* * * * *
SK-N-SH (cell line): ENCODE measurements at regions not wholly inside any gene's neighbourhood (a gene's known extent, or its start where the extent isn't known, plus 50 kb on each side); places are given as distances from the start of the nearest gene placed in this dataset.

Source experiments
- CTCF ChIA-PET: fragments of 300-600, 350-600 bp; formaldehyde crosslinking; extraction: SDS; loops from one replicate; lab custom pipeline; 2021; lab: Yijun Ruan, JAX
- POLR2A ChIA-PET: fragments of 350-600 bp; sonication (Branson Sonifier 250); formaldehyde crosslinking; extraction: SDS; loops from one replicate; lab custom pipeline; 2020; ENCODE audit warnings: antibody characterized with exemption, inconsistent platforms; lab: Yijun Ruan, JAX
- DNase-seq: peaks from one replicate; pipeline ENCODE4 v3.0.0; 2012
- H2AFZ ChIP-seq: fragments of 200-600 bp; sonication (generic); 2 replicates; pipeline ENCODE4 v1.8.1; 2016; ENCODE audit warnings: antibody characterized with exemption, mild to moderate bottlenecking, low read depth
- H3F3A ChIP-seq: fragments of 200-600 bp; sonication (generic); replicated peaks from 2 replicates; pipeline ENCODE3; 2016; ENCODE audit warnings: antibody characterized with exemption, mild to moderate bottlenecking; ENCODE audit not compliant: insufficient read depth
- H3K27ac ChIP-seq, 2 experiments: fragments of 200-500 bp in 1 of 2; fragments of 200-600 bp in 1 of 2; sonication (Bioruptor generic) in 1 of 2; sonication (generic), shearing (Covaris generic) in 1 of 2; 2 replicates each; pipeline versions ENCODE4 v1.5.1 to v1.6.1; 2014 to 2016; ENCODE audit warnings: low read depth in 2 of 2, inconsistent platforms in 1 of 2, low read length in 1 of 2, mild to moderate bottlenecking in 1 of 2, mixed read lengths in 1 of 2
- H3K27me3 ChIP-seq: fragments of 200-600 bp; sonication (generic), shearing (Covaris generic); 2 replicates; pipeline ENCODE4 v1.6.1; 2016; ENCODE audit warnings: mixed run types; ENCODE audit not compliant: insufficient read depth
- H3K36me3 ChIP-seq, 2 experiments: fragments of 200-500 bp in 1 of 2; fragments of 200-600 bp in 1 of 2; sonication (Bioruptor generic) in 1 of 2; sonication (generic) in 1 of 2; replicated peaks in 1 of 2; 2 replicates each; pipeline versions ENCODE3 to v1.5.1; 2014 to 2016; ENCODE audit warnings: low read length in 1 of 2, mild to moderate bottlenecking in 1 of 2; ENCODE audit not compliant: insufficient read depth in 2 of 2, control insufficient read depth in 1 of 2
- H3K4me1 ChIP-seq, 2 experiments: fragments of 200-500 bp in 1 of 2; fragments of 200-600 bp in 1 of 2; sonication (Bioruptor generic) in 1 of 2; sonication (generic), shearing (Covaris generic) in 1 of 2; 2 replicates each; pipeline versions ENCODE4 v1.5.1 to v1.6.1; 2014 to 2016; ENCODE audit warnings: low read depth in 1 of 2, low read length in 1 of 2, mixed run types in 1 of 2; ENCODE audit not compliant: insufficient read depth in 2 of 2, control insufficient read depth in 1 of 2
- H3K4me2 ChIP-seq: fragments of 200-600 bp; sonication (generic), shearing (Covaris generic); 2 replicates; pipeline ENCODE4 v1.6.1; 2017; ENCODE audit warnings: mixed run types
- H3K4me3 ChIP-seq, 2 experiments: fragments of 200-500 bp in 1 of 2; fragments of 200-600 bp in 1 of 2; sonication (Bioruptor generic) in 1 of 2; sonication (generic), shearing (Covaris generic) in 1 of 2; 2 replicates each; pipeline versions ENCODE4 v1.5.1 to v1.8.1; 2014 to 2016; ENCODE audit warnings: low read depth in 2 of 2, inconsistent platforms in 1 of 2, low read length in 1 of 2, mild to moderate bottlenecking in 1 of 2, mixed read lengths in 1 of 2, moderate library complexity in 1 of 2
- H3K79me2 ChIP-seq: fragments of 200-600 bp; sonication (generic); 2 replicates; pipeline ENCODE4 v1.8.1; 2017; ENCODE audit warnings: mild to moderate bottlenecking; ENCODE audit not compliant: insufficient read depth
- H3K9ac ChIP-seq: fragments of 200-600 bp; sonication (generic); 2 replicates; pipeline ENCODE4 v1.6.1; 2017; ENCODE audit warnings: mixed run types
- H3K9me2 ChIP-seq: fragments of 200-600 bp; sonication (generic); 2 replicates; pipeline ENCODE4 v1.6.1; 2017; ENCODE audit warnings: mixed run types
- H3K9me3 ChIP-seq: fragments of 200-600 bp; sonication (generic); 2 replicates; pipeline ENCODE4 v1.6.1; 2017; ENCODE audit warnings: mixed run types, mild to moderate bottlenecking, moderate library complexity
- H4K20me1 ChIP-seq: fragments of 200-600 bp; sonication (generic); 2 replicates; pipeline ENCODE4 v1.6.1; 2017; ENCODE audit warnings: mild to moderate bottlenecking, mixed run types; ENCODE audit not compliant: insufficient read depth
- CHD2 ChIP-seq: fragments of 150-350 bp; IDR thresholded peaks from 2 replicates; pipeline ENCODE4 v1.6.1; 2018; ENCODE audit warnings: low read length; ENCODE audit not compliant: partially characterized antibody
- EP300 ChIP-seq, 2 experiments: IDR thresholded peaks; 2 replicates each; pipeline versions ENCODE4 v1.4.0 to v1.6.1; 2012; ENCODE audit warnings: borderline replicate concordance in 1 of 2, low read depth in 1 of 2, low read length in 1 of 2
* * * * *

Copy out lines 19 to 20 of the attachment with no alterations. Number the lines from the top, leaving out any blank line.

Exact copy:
- CHD2 ChIP-seq: fragments of 150-350 bp; IDR thresholded peaks from 2 replicates; pipeline ENCODE4 v1.6.1; 2018; ENCODE audit warnings: low read length; ENCODE audit not compliant: partially characterized antibody
- EP300 ChIP-seq, 2 experiments: IDR thresholded peaks; 2 replicates each; pipeline versions ENCODE4 v1.4.0 to v1.6.1; 2012; ENCODE audit warnings: borderline replicate concordance in 1 of 2, low read depth in 1 of 2, low read length in 1 of 2